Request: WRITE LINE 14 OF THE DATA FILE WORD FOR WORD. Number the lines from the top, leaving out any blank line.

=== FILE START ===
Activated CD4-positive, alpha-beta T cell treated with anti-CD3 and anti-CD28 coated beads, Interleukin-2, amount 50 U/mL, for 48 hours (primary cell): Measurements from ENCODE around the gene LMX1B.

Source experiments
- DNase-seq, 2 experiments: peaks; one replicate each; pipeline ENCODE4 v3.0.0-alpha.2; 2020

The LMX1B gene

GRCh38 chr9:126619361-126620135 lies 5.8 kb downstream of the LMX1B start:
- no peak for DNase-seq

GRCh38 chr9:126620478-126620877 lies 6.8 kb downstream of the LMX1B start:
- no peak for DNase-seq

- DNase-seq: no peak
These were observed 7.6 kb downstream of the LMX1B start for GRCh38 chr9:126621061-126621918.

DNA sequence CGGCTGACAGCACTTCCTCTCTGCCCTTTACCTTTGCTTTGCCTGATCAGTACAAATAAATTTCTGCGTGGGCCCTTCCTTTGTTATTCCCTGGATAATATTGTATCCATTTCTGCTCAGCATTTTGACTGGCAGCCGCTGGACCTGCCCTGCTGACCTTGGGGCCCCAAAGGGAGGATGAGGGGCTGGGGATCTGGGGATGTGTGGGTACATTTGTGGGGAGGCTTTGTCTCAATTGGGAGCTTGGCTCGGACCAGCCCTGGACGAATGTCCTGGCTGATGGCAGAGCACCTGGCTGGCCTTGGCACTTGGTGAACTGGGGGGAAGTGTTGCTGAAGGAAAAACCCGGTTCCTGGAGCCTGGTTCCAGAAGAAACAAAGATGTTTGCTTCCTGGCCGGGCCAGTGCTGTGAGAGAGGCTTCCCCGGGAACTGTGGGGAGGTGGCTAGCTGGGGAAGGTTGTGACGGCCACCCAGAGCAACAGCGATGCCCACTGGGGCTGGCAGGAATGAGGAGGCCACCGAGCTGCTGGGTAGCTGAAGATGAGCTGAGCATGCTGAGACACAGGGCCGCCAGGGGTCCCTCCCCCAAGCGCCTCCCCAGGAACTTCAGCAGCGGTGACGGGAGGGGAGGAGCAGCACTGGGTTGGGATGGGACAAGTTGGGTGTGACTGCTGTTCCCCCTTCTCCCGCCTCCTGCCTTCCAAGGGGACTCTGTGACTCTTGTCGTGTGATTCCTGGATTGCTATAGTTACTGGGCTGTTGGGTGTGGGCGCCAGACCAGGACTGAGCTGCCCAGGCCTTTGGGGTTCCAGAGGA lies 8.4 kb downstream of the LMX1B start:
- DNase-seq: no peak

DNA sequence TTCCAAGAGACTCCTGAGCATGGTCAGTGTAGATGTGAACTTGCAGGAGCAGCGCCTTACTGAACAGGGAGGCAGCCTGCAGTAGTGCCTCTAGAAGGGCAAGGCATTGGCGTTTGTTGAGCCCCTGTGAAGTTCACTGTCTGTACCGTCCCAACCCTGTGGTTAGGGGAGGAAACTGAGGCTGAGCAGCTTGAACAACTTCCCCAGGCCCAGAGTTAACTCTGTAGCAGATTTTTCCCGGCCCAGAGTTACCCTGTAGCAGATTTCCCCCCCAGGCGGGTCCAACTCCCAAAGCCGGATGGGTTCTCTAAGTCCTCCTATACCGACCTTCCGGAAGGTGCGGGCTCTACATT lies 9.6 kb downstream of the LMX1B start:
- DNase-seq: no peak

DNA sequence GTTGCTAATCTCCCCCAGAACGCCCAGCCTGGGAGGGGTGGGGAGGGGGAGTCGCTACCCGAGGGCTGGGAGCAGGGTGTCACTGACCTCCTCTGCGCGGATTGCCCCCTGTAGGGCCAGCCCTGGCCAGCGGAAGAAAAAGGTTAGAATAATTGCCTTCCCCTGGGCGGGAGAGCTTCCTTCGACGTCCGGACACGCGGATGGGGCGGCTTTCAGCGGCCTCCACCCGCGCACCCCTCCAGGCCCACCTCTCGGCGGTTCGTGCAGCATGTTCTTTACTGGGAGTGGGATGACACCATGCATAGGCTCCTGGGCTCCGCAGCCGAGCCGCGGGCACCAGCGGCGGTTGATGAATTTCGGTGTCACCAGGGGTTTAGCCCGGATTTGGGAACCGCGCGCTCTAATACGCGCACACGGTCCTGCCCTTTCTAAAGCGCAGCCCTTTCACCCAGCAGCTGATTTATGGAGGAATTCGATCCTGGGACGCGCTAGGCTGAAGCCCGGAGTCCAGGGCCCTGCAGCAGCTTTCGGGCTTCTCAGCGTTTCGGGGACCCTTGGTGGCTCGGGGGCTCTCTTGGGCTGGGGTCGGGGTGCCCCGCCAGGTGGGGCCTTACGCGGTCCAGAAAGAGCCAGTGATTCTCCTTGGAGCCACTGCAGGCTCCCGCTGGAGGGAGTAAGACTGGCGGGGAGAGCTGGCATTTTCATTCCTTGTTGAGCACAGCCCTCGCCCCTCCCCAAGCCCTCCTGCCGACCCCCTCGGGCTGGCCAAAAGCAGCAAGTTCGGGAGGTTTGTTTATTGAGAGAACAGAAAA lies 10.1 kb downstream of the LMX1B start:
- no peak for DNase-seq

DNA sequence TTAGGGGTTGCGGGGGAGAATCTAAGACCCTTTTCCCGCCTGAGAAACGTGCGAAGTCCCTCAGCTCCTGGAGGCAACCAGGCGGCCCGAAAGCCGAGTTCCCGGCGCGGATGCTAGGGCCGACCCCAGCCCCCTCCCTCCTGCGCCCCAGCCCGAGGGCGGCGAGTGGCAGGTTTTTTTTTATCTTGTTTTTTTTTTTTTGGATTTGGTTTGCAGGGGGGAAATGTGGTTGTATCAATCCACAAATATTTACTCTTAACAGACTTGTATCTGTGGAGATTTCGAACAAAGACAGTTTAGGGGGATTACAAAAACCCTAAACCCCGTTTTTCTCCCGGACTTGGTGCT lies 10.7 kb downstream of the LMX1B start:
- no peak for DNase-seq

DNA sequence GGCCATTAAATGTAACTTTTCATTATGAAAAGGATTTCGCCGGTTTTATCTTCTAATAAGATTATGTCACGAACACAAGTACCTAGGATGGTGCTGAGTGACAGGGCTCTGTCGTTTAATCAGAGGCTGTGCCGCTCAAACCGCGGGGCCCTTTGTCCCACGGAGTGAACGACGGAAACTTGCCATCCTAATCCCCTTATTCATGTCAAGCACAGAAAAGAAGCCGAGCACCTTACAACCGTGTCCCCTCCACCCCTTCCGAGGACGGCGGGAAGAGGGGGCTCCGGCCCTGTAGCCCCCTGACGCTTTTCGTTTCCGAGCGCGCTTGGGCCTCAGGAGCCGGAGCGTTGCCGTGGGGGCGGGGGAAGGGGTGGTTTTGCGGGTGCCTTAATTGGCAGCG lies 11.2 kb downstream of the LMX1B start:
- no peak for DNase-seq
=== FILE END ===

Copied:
- DNase-seq: no peak